A short introduction to youth peer support

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Photo by Camille Orgel on Unsplash

Peer support is sort of my jam, it is something I feel knowledgeable and very passionate about.

It began back in 2014 when I got the opportunity to volunteer as a Peer Counselor at the Peer Support Centre during my undergraduate studies. After I completed graduate school, I landed a position working as a Youth Engagement Project Coordinator for a children’s mental health hospital to create a peer-based mental health program for youth in the community.

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Digital wellness for beginners

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Photo by Skitterphoto on Pexels.com

At the peak of the proliferation of smartphones and social media and the attention economy, our attention has become the most valuable commodity. In order to profit from our attention, companies employ tactics to hijack our attention and keep us glued to our smartphones, scrolling mindlessly through our newsfeeds and watching cat memes all day long. According to some statistics:

  • The average American checks their phone every 12 minutes,
  • The average user touches their cell phone 2,617 times a day, and
  • In a 2014 survey, 46 percent of users said their smartphone is something “they couldn’t live without.”

What is digital wellness? 

Digital Wellness is a movement that seeks to establish a holistic and unified approach to tackling the challenges and issues faced by individuals, and society at large, at the proliferation of the attention economy. The movement seeks a “fight fire with fire” approach by using tactics such as creating apps that help us manage the amount of time we spend on our digital activities. Continue reading “Digital wellness for beginners”

4 productivity tips for youth workers

printed sticky notes glued on board
Photo by Daria Nepriakhina on Unsplash

Happy New Year!

One of my major goals for the new year is to be consistently productive and work on advancing my career as a youth worker, writing more for my blog, and creating more opportunities to grow professionally and personally. #CareerGoals!

Youth workers provide a vital service to young people and the communities that they serve, and studies show that one of the best indicators for job satisfaction is finding work that helps others.

RESOURCE: 80000hours.org provides career advice for people who want to have a social impact.

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Youth citizenship: An intersectional analysis

Source

Given the nature of citizenship, and it historical, social and political contentions, there remains a lack of consensus on what constitutes citizenship. The legal definition of citizenship defines the term as the position or status of being a citizen of a particular country, with elements such as a passport, or a national identity.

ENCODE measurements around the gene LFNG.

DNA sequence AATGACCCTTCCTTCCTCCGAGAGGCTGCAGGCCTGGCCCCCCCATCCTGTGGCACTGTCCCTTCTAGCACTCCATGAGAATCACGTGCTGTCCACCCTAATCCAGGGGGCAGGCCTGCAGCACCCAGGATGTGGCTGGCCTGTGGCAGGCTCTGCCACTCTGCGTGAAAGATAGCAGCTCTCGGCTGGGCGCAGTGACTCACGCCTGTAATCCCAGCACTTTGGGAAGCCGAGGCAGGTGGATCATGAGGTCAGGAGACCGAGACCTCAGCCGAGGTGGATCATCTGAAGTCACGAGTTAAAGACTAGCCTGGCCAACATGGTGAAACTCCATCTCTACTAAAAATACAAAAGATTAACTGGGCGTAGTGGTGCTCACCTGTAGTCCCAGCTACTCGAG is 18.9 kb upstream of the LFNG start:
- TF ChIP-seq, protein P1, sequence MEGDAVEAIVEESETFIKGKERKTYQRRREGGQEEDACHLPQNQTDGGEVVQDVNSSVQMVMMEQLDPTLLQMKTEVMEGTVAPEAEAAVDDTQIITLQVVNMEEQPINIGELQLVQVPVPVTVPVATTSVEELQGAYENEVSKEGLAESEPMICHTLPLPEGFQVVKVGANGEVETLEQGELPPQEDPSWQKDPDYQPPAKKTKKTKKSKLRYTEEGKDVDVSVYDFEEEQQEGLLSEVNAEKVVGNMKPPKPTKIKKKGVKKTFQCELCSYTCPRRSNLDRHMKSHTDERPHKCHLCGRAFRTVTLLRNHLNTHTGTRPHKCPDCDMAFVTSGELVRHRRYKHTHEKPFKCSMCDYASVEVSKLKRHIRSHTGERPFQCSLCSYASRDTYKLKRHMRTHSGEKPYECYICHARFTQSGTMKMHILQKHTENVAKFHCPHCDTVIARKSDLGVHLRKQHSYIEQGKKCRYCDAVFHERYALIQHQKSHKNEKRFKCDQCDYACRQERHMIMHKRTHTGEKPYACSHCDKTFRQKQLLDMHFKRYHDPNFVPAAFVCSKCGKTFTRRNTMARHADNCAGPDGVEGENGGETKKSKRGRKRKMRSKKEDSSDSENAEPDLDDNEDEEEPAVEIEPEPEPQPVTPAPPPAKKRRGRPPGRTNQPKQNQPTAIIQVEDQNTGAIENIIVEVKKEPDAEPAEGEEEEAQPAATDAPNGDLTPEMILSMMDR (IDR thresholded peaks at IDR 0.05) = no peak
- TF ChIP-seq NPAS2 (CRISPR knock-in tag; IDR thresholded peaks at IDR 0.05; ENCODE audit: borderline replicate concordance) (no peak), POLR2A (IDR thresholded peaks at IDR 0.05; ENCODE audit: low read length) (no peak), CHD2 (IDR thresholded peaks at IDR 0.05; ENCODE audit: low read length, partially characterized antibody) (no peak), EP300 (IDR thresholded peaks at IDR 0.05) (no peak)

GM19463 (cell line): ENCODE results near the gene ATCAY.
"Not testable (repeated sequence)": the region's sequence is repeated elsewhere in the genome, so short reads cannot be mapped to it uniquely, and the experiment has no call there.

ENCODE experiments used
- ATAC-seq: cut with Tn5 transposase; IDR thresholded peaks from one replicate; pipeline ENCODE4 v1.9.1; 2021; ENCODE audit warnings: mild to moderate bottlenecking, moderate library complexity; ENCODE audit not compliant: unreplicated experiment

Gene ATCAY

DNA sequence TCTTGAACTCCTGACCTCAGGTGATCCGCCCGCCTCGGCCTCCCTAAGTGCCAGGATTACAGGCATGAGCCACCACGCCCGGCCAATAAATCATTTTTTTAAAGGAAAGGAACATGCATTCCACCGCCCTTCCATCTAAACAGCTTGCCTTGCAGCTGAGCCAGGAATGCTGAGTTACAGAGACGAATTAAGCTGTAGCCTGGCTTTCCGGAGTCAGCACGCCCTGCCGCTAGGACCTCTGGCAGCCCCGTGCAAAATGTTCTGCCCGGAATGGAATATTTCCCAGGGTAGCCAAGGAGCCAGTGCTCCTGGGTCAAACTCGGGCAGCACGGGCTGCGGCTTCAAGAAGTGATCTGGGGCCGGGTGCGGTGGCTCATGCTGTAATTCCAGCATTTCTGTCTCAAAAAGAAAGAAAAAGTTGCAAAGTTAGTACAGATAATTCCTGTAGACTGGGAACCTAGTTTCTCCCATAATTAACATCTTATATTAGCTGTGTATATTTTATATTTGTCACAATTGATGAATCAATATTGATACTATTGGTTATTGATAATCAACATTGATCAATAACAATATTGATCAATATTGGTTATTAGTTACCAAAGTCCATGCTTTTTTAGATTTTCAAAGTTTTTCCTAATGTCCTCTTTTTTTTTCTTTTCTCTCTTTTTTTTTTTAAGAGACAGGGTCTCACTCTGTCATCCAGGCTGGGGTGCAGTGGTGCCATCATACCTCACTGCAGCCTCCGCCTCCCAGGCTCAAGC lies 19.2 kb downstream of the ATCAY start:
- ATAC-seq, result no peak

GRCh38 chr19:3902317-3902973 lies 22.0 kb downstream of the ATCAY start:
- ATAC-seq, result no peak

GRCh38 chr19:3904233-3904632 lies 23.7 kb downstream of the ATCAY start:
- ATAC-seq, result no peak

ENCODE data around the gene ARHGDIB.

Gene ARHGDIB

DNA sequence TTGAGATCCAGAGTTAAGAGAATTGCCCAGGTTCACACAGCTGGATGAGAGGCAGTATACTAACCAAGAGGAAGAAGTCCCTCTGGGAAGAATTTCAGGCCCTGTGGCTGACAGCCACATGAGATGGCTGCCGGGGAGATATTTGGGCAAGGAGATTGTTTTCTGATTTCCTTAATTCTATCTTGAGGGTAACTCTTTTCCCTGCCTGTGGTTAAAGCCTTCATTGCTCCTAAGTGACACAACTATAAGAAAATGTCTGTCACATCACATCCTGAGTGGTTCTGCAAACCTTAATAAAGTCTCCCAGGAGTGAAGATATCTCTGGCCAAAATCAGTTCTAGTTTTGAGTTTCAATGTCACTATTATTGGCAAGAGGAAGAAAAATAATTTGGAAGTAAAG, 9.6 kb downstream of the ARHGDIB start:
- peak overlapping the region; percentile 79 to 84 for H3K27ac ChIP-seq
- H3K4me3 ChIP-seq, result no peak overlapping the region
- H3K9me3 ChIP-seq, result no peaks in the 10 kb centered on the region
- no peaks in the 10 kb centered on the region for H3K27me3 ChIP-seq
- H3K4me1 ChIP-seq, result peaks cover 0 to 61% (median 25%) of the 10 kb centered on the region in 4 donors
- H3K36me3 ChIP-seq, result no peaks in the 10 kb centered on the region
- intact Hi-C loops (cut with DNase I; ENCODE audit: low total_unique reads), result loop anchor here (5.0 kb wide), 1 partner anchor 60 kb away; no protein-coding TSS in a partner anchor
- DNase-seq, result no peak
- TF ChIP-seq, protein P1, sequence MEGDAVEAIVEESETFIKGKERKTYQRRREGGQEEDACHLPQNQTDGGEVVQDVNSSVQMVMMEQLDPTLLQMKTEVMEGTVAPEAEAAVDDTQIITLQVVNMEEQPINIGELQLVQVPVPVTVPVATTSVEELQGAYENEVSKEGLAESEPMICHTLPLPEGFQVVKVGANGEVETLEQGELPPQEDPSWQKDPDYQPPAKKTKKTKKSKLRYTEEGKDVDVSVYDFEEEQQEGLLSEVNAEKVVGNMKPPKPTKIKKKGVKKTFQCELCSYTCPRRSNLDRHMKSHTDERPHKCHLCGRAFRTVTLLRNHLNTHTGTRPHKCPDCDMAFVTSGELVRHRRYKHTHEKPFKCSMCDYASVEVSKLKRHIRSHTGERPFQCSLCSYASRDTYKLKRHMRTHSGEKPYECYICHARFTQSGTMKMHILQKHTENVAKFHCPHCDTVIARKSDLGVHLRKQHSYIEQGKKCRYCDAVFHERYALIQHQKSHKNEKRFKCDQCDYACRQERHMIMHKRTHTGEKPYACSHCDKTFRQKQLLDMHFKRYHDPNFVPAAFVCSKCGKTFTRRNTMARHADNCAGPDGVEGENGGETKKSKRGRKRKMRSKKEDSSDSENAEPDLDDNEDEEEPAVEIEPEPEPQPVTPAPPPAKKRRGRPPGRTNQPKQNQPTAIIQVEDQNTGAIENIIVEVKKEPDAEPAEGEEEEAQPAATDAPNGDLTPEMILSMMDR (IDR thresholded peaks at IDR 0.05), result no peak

However, citizenship can also be conceptualized as a process that gives ways to relations of power and inequality within a given society that is “contingent upon the subordination of specific bonds of gender, race, class,” which shape the experience of the individual citizen. [1] In short, citizenship is the individual’s relationship with the wider society; it claims who belongs where, who has obligations, who benefits from rights, and who is entitled to services. [3]

Youth: “Citizens of Tomorrow, but Not Today”?

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Meaningful youth engagement: Multiple contexts, multiple realities, multiple approaches

Meaningful youth engagement

“Meaningful youth engagement is an inclusive, intentional, mutually-respectful partnership between youth and adults whereby power is shared, respective contributions are valued, and young people’s ideas, perspectives, skills, and strengths are integrated into the design and delivery of programs, strategies, policies, funding.” – YouthPower Continue reading “Meaningful youth engagement: Multiple contexts, multiple realities, multiple approaches”

Minimizing ‘the noise’: Why I deleted my LinkedIn account

What do you need to do when an online platform intended for professional networking and growing your career turns into a nuance to your everyday life?

You need to cut it.

My disdain for social media continues to grow more and more each day. I am completely, albeit a bit alarmingly, obsessed with the idea of living a social media free life. It is a personal revolution to opt out, to actively choose to check out from ‘the noise’ of online platforms and cultivate life on one’s own terms.

After deleting my Facebook account back in 2012, my Instagram and Snapchat in 2013, and my Twitter account in 2017, LinkedIn was my last standing social media account until very recently.

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Photo by Tracy Le Blanc on Pexels.com

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